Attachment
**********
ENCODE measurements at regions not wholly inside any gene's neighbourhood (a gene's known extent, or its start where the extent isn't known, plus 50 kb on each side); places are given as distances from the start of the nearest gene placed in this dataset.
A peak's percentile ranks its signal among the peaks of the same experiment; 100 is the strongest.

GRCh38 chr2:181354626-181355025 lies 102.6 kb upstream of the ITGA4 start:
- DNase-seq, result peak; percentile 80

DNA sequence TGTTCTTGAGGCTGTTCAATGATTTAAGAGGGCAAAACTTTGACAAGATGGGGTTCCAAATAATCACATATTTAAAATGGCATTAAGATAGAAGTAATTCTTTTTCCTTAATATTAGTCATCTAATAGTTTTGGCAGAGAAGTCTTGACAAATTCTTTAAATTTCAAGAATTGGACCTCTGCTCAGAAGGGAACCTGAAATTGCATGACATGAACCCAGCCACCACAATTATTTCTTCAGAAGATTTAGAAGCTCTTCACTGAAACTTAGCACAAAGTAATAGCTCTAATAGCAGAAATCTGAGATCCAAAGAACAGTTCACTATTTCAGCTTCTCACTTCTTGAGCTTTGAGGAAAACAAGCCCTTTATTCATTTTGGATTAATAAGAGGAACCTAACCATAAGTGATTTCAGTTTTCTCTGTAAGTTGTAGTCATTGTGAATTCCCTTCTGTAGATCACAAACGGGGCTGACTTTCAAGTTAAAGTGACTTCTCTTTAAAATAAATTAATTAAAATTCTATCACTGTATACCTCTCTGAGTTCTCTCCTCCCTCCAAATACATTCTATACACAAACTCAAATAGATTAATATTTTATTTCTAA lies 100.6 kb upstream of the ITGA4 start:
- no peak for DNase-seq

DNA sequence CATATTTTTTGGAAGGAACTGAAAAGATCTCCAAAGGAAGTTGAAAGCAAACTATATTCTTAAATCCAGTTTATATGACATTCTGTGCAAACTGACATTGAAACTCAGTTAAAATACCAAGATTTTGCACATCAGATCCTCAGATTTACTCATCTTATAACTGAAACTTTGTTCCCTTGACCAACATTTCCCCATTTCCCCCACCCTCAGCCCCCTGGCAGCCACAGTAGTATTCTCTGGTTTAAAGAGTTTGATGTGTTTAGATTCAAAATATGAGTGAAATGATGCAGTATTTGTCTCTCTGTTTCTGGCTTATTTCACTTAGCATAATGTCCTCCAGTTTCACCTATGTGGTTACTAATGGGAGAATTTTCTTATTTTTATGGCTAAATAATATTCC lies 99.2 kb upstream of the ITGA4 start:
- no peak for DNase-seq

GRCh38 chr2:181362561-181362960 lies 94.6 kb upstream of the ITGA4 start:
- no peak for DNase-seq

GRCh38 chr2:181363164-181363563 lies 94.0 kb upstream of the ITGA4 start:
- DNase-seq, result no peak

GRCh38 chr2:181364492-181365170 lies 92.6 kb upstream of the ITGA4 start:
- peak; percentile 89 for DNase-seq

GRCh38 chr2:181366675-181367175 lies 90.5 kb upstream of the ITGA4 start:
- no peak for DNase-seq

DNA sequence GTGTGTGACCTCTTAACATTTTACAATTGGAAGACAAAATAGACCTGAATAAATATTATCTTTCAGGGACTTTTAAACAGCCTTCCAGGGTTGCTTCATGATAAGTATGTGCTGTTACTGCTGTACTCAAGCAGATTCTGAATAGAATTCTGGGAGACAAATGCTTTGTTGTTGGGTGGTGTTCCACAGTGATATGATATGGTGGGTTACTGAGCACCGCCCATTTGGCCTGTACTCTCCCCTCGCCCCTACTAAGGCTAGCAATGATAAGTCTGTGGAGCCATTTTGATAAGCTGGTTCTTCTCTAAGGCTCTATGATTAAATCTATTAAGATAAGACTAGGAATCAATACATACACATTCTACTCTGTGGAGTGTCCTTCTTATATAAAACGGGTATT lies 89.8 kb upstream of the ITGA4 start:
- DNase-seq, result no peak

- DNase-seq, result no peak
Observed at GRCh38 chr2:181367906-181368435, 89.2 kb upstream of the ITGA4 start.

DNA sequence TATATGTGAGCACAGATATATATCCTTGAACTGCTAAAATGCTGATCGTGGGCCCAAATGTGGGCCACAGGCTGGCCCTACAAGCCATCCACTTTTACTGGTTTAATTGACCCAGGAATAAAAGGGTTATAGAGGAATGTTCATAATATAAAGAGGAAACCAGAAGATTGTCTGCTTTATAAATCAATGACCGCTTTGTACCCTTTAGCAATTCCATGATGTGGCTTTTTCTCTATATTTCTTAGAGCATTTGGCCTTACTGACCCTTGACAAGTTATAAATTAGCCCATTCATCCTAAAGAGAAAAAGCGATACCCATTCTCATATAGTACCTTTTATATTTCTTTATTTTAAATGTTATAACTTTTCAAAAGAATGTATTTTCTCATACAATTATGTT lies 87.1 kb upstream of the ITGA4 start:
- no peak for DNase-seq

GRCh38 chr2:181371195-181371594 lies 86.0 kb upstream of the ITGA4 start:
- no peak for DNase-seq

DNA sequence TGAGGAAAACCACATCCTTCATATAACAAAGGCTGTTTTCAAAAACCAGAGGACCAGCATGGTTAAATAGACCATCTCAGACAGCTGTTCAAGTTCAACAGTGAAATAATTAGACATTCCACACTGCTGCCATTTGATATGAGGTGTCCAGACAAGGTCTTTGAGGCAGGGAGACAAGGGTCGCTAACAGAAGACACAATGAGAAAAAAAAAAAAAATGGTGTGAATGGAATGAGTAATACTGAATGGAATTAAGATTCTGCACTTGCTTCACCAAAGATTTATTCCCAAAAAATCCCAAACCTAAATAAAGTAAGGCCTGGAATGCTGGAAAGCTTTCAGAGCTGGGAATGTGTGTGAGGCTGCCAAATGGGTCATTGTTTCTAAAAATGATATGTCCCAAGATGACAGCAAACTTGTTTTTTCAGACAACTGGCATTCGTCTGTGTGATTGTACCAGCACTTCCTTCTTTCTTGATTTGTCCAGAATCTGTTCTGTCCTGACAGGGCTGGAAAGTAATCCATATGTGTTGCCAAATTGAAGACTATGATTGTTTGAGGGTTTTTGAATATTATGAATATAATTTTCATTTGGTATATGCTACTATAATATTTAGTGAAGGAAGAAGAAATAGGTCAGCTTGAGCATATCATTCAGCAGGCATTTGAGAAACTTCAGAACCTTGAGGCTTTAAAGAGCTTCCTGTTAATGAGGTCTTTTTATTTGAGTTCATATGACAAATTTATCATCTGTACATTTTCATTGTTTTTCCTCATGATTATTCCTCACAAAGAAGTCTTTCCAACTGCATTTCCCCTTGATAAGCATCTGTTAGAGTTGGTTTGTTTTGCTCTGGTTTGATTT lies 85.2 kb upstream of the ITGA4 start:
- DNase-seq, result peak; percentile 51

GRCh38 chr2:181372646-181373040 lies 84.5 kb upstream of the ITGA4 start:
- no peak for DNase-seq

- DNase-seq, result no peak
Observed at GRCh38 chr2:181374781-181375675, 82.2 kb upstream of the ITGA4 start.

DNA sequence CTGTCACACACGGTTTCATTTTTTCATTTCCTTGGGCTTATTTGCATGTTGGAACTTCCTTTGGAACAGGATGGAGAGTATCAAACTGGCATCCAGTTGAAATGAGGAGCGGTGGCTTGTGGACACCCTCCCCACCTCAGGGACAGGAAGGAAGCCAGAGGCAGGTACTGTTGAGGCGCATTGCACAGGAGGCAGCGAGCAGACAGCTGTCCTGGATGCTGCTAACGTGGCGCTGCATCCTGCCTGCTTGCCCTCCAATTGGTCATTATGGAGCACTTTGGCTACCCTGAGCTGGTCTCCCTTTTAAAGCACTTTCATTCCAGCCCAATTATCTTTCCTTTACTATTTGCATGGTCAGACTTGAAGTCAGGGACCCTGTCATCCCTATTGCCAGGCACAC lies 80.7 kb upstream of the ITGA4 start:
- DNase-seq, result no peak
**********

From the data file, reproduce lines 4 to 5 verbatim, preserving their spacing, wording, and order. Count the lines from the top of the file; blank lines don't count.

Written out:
- DNase-seq, result peak; percentile 80

DNA sequence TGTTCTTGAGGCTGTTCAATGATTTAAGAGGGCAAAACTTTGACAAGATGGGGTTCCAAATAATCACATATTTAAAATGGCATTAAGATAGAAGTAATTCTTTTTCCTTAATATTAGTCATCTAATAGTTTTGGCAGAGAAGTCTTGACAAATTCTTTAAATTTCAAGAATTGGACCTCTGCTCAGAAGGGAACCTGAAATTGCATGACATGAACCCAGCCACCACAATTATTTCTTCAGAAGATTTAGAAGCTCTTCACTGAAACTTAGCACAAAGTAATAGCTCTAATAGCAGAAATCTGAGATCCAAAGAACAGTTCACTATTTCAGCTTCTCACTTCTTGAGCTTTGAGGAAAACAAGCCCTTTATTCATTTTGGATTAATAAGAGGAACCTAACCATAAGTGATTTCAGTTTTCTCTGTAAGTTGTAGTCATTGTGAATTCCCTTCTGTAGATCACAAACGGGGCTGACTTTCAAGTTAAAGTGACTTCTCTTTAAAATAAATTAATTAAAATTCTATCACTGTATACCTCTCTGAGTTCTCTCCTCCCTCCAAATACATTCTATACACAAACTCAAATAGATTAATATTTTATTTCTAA lies 100.6 kb upstream of the ITGA4 start: